Tag Archive for 'Sports Psychology'

Two secret words to win the British Open Golf Championship

Rory McIlroy looked out at a room packed with reporters and knew he was going to disappoint them.

All week, he had talked about two secret words he used as his trigger for the shots he played. Even as he stretched his lead to six shots going into Sunday, he said he would only reveal them if he were to win the British Open.
Rory McIlroy

In the hours before he teed off, the media put one pound ($1.70) in a pot and tried to guess the two words. “Very simple,” McIlroy said, the claret jug at his side. “It’s going to be a big letdown for everyone. It was ‘process’ and ‘spot.’ That was it.”

And the meaning? “With my long shots, I just wanted to stick to my process and stick to making good decisions, making good swings,” he said. “The process of making a good swing, if I had any sort of little swing thoughts, just keeping that so I wasn’t thinking about the end result, basically.”

The “spot” was about his putting. “I was just picking a spot on the green and trying to roll it over my spot,” he said. “I wasn’t thinking about holing it. I wasn’t thinking about what it would mean or how many further clear it would get me. I just wanted to roll that ball over that spot. If that went in, then great. If it didn’t, then I’d try it the next hole.”

I highlight this because non-champions (1) don’t do this, (2) try to make it more complicated than it is, (3) are not quite sure how ‘this’ works, and (4) don’t educate or inform themselves on how to develop their mental game.

That’s why they aren’t the ones holding the trophies, standing on the podium, accepting the awards, winning the championships.


Success is a lousy teacher…

…It seduces smart people into thinking they can’t lose. This is true in sport as it is in business and life in general.


Turning negative self talk into positive affirmations

Negative self talk is hard to stop, but at least now you have a fun way to stop it!

Sports psychologists have known for decades that the mind can:

  1. Only have one thought at a time and
  2. It cannot focus on the REVERSE of an idea or thought.

What that means if you are a squash player, is that if you say “don’t tin the ball, or don’t choke or don’t boast“, the brain only hears “tin the ball, or choke or boast.”

You need to replace your negative statements with positive affirmation statements, as suggested below.



Negative self talk Positive Affirmation
Damn it! OK, next point.
F$@##$#%#!!! FOCUS!
Idiot /Stupid C’mon, you can do better!
Bad shot Think of the RIGHT shot
Shot is too good Next time I will be ready
Can’t get there I almost got to it
Lucky shot I’m next to get lucky
Bad call (by the ref) The next call will go my way
No let?!?!? Next time I will strike the ball
Stroke?!?!? OK now I know how he’s calling it (the ref)
It was up! I know it was up, the next time he will too!
(Serve called down/out) Focus – this is an EASY error to fix!

Take 1 step back to take 2 steps forward

Goal Setting, Achieving Goals, Set Goals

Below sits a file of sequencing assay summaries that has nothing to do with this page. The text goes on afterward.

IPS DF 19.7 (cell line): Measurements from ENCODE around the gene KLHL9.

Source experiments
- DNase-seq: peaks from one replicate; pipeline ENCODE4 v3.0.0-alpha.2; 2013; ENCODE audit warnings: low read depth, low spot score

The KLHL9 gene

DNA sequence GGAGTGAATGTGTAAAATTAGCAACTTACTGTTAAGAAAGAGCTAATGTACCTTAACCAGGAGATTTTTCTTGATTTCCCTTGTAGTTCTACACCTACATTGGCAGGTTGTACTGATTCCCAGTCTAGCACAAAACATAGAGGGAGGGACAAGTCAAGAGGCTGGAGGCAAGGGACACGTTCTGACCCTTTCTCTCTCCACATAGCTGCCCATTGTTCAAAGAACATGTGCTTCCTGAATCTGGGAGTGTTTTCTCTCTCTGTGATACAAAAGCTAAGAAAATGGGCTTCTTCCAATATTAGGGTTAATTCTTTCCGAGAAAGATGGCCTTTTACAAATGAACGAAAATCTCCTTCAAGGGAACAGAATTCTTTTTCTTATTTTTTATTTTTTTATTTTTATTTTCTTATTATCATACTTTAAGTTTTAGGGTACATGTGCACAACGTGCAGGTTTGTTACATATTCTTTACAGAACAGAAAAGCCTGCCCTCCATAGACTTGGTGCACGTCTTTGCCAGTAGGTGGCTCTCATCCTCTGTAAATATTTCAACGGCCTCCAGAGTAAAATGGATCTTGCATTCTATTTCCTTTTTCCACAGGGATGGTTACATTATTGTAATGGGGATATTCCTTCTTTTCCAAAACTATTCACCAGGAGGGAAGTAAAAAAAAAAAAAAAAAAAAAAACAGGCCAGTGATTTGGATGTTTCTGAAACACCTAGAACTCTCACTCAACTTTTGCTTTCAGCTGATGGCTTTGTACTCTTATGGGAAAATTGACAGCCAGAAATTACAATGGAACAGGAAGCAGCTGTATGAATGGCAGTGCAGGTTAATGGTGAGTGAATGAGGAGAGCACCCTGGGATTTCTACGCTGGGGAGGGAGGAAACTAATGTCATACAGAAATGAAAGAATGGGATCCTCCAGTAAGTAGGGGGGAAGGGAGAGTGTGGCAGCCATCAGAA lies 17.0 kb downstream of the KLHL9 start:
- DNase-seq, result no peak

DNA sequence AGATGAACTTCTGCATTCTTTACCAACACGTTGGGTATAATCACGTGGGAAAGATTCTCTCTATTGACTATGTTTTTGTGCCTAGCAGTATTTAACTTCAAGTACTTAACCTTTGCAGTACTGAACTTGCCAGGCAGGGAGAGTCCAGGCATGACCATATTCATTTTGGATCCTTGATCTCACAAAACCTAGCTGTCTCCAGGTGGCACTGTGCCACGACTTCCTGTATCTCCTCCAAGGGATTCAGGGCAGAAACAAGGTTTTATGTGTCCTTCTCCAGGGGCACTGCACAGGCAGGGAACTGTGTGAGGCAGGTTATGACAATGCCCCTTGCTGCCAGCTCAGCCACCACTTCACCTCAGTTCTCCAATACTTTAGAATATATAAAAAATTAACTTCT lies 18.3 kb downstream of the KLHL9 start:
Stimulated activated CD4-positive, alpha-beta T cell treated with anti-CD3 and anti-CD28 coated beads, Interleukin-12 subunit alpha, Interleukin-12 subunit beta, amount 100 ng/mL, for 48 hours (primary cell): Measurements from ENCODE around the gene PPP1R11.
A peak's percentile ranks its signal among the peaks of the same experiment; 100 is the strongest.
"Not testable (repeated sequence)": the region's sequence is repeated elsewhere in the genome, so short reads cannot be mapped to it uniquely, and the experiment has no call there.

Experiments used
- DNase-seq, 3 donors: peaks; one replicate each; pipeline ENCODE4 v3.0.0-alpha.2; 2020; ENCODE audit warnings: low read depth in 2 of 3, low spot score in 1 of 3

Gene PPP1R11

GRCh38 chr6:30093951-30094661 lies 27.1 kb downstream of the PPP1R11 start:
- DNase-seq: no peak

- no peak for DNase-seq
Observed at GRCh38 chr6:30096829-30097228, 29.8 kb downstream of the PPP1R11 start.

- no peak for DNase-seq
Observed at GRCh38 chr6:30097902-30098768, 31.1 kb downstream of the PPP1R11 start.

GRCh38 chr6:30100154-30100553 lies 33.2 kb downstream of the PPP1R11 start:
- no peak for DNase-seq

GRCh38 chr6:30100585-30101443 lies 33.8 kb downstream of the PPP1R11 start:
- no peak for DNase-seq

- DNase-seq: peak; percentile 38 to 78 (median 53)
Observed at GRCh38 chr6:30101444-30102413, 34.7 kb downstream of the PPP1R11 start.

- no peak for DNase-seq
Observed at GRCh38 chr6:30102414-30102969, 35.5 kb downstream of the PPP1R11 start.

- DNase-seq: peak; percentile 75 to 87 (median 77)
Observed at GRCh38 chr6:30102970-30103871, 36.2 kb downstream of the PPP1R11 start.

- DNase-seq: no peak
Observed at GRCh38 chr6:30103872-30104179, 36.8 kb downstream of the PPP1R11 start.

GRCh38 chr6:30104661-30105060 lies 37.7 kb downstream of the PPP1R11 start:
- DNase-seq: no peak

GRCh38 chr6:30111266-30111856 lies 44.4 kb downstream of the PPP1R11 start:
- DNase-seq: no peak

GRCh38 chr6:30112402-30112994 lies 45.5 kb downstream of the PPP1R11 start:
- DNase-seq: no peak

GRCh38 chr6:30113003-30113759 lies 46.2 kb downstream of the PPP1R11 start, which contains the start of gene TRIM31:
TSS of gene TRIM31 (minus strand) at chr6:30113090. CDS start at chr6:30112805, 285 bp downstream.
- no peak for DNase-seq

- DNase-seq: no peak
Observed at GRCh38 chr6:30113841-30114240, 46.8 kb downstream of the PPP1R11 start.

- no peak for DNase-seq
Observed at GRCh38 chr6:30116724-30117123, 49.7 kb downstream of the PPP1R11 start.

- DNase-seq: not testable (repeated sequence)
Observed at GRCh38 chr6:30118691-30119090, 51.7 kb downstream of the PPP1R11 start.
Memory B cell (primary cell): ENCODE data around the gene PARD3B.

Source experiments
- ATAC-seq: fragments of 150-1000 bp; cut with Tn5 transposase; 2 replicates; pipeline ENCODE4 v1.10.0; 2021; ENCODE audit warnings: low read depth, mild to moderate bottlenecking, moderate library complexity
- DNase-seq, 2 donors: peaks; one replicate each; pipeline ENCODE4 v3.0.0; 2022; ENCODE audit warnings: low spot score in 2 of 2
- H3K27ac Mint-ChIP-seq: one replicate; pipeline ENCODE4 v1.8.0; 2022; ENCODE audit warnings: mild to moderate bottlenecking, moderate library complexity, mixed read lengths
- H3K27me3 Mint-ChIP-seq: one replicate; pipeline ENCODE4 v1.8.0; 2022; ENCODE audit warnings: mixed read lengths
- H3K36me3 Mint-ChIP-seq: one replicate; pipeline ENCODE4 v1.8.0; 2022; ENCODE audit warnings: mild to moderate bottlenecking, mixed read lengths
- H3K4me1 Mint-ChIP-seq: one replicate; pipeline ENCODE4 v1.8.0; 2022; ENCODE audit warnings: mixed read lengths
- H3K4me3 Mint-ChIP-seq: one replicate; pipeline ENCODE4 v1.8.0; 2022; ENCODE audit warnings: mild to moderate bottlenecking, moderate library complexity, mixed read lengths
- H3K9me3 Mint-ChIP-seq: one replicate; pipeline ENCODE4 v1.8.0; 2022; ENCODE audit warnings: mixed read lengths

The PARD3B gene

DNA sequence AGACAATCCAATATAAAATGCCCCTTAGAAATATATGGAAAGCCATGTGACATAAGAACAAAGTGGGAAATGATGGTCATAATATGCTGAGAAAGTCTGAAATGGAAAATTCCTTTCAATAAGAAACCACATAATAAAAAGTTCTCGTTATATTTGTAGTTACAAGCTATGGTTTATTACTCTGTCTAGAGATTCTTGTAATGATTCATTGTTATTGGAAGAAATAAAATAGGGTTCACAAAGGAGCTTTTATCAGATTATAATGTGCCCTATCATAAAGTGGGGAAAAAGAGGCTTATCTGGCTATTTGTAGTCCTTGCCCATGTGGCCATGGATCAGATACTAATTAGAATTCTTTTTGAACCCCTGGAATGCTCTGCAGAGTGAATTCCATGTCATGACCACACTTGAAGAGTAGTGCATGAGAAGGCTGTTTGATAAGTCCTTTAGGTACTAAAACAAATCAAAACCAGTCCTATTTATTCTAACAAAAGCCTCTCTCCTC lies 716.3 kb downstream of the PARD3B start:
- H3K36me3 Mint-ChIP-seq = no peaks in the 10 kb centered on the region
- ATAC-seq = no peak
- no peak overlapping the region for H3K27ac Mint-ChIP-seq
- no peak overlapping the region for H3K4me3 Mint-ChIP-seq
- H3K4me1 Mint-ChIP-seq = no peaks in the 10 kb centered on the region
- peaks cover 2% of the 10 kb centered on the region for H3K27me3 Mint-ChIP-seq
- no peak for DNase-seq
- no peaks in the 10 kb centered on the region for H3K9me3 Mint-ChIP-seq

Take 1 Step Back To Take 2 Steps Forward

I often tell people it’s wise to “take 1 step back to take 2 steps forward”, but it’s rare those who actually follow through. The reason is that the brain operates with what academics call “positive intent“. The brain’s desire to please itself here and now rather than later on. It’s a complex psychological force that is much more powerful and persuasive than you might think.

In squash (or tennis) for example, during a long rally, the brain will feel the fatigue and will attempt to end the point prematurely to get some rest (instant gratification) rather than play out the rally and win the point (delayed reward). It is such a powerful force that it prevents otherwise skillful players from reaching the top of the rankings.

Overcoming this force is much easier said than done.

In business it’s not all that different. Going for the quick sale rather than the long-term market share building initiatives plagues most small businesses.

So what can you do about it?

First, recognise that a change or improvement is necessary.

Second, identify what needs to change and then commit to changing it when it’s most convenient (after a tournament is preferable to doing it just before…)

Third, accept that at first, the 1 step back means you’ll lose more points before you start to win. If you’re not willing to go through that, don’t bother.

“Lose now to win later.”

Again, easier said than done, but well worth the investment and eventual rewards.

BUT and there usually is a but…

But, when you do take the 1 step back, you have to follow through to take the 2 steps forward otherwise you only end up where you were (1 back, 1 forward = zero improvement) with a lot of wasted time and effort.

Therein lies the rub. You either commit or don’t even start.

My recommendation is  you make the investment during your “off season”, in-between tournaments. Give yourself as much time as possible because often, the change will take longer than anticipated.

Just remember that most athletes are not willing to do this, so when you do commit, the rewards will be there for you. Once you’ve had this much needed breakthrough, you’ll be at a whole new level, beyond your current peers.

That’s why you want to do this – to excel and become the best you can become.